Internet of Things: “Delivering the reason of your existence”

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This post originally appeared on the Sogeti Labs blog

Internet of Things, one of the biggest technology promises is on the other end a big pain. A pain for business leaders. How do CXOs need to address this ‘connected’ development? No, for CXOs it is not always that easy to understand technology all the time. More important, if you do not understand something, you cannot anticipate it. And, let us be honest, a technological development like the Internet of Things is for most of our business & industries not an easy ‘thing’ to address…

“How does the Internet of Things impact my business?”

“How to create competitive advantage with it?”

“Internet of Things, not really something for my industry, right?”

Today we are going to help you answer a few of these questions. More important, we want to give some ‘easy to implement’ ideas which should serve as food for thought.

On November, Friday 14th an article called: “5 lessons start-ups have for the “old economy” IoT entrepreneur” appeared on the weblog of Bosch Software Innovations. Bosch, one of the engines of Germanys Industry 4.0 gave its ‘old economy entrepreneur’ followers a five counting lesson on how to approach the Internet of Things. Easy lessons, which companies can use either as a quick win, or for the longer term. These lessons, should unleash the full IoT potential in- and outside their company. That sounds interesting! Let us have a closer look on what kind of lessons the served us with. In essential the 5 lessons are saying the following:

  1. Lesson 1: Start small. You were probably taught that entrepreneurs have to think big? Bosch’s advice: Think again, small = manageable.
  2. Lesson 2: Experts are not made in a day. We have to have the courage to try new things and to stop if something doesn’t work. It is especially here that we need a “culture of failure”.
  3. Lesson 3: Tap the start-up gene pool. “Establishing a parallel substructure in the company”.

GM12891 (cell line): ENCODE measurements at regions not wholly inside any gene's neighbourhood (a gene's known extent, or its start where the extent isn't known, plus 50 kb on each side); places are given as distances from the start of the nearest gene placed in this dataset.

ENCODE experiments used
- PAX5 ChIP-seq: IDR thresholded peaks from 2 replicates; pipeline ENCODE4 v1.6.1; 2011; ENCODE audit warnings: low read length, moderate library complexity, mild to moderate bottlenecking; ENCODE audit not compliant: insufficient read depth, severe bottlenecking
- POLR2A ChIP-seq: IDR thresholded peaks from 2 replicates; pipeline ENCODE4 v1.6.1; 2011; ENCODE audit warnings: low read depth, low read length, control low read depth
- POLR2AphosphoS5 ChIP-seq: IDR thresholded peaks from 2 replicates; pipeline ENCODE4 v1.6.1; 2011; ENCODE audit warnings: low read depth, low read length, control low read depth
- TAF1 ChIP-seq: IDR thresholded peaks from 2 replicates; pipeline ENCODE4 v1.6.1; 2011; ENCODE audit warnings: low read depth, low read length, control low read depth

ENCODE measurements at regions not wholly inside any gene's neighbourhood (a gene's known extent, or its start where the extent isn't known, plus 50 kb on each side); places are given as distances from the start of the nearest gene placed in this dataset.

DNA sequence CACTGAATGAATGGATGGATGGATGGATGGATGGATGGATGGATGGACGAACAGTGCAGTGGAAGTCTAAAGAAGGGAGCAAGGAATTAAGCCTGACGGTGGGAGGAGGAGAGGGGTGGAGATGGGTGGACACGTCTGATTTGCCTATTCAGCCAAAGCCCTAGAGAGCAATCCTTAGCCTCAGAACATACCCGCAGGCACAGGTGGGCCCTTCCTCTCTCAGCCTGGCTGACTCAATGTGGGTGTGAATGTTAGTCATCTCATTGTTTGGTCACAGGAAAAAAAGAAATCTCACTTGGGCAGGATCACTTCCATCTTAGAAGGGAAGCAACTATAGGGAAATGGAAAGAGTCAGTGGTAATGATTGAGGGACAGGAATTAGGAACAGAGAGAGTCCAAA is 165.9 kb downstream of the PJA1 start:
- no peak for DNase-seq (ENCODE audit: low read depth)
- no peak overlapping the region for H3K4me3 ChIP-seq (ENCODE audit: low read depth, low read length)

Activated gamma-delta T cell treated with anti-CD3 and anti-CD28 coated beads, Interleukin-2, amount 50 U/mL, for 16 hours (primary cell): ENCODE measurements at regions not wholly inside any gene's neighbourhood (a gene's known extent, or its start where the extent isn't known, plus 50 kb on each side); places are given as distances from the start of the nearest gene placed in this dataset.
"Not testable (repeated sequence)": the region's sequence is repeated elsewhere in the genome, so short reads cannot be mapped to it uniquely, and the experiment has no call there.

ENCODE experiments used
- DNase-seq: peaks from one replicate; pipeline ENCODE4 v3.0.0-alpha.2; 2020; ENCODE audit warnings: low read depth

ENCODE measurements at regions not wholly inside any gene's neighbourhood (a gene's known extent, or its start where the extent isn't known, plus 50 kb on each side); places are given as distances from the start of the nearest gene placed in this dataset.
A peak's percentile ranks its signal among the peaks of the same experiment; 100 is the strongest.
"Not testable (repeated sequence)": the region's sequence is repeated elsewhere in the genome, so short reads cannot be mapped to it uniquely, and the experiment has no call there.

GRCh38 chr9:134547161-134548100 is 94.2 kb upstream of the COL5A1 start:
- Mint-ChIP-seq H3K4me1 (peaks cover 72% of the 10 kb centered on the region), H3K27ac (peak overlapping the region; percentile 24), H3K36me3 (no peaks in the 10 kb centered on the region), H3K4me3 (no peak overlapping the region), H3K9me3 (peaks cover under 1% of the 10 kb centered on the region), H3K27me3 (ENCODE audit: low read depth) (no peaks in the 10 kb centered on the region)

4. Lesson 4: “Not invented here” is cool. The connected world requires you to find novel ways of creating new business models or adapting existing ones.
  5. Lesson 5: Support the truffle pigs. You can provide your intrapreneurs with the more liberal atmosphere that is often attributed to start-ups.

To build upon these lessons I would like to add one called:

Lesson 6: “Sense the reason of your existence”

One of the key differentiators when you compare a start-up company to an industrial leader is having a very specific focus. Start-ups have the privilege to have their focus on their core process. Do not get me wrong, not only start-ups. Big companies have the same privilege but it is one of the hardest tasks of business managers to realize this. While a lot of questions from business leaders start with: “How to…?”, the success of a start-up is in delivering their belief. Delivering the reason of their existence. Nothing more, nothing less.

In the end, the only reason a start-up exists is because it has something a group of customers want. Delivering the target audience what they want and what they need. Bigger companies often grow via fusions and have a lot of processes around the products and services they deliver. I would advise the “old economy” entrepreneur: Use the Internet of Things to sense what the reason of your existence is and deliver the need you have sensed.

After reading this article, what kind of lessons do you have for the: “old economy” IoTrepreneur? Let us know using #startupIOT!

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